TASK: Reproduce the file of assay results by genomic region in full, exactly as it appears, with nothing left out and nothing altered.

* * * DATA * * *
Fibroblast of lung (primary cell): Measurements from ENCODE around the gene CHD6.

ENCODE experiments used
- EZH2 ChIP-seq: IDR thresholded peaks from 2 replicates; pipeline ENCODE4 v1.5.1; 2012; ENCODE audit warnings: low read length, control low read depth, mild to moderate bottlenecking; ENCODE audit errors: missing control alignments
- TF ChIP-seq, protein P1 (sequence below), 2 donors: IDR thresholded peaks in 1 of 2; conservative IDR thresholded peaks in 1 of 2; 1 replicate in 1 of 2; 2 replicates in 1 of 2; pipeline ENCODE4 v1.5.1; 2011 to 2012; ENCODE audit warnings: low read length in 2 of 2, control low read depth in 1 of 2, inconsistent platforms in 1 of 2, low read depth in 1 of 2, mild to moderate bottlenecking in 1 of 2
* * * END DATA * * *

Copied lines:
Fibroblast of lung (primary cell): Measurements from ENCODE around the gene CHD6.

ENCODE experiments used
- EZH2 ChIP-seq: IDR thresholded peaks from 2 replicates; pipeline ENCODE4 v1.5.1; 2012; ENCODE audit warnings: low read length, control low read depth, mild to moderate bottlenecking; ENCODE audit errors: missing control alignments
- TF ChIP-seq, protein P1 (sequence below), 2 donors: IDR thresholded peaks in 1 of 2; conservative IDR thresholded peaks in 1 of 2; 1 replicate in 1 of 2; 2 replicates in 1 of 2; pipeline ENCODE4 v1.5.1; 2011 to 2012; ENCODE audit warnings: low read length in 2 of 2, control low read depth in 1 of 2, inconsistent platforms in 1 of 2, low read depth in 1 of 2, mild to moderate bottlenecking in 1 of 2